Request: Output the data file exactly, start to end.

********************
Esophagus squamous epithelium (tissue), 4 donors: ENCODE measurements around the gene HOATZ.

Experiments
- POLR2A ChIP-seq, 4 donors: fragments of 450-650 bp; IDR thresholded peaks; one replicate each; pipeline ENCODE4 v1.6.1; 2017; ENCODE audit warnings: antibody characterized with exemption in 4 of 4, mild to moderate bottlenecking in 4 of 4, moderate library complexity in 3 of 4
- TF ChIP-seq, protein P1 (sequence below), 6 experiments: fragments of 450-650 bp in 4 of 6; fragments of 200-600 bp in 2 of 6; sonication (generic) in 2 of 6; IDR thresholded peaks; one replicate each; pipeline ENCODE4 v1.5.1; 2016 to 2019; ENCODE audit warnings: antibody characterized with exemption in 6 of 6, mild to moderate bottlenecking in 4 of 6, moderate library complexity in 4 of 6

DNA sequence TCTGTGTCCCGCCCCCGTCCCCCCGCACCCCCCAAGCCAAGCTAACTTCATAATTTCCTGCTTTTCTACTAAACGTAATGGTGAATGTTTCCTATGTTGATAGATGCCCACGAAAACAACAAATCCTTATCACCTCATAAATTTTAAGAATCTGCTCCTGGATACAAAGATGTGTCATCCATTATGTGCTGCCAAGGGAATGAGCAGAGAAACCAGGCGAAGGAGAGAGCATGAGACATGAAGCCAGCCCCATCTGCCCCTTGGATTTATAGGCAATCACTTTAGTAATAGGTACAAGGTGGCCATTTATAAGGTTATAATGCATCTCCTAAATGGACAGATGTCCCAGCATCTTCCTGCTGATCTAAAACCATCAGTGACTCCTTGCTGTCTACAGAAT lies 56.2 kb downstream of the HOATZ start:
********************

Esophagus squamous epithelium (tissue), 4 donors: ENCODE measurements around the gene HOATZ.

Experiments
- POLR2A ChIP-seq, 4 donors: fragments of 450-650 bp; IDR thresholded peaks; one replicate each; pipeline ENCODE4 v1.6.1; 2017; ENCODE audit warnings: antibody characterized with exemption in 4 of 4, mild to moderate bottlenecking in 4 of 4, moderate library complexity in 3 of 4
- TF ChIP-seq, protein P1 (sequence below), 6 experiments: fragments of 450-650 bp in 4 of 6; fragments of 200-600 bp in 2 of 6; sonication (generic) in 2 of 6; IDR thresholded peaks; one replicate each; pipeline ENCODE4 v1.5.1; 2016 to 2019; ENCODE audit warnings: antibody characterized with exemption in 6 of 6, mild to moderate bottlenecking in 4 of 6, moderate library complexity in 4 of 6

DNA sequence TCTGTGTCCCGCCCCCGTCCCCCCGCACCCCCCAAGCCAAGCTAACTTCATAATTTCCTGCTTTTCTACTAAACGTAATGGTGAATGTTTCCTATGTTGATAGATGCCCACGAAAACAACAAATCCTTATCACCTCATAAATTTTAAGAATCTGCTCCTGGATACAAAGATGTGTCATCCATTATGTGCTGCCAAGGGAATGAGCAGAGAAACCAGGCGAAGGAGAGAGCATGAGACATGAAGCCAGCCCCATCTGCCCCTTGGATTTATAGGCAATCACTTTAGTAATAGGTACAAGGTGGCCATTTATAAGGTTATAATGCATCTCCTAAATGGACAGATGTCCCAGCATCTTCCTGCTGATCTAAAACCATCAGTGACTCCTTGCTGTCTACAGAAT lies 56.2 kb downstream of the HOATZ start: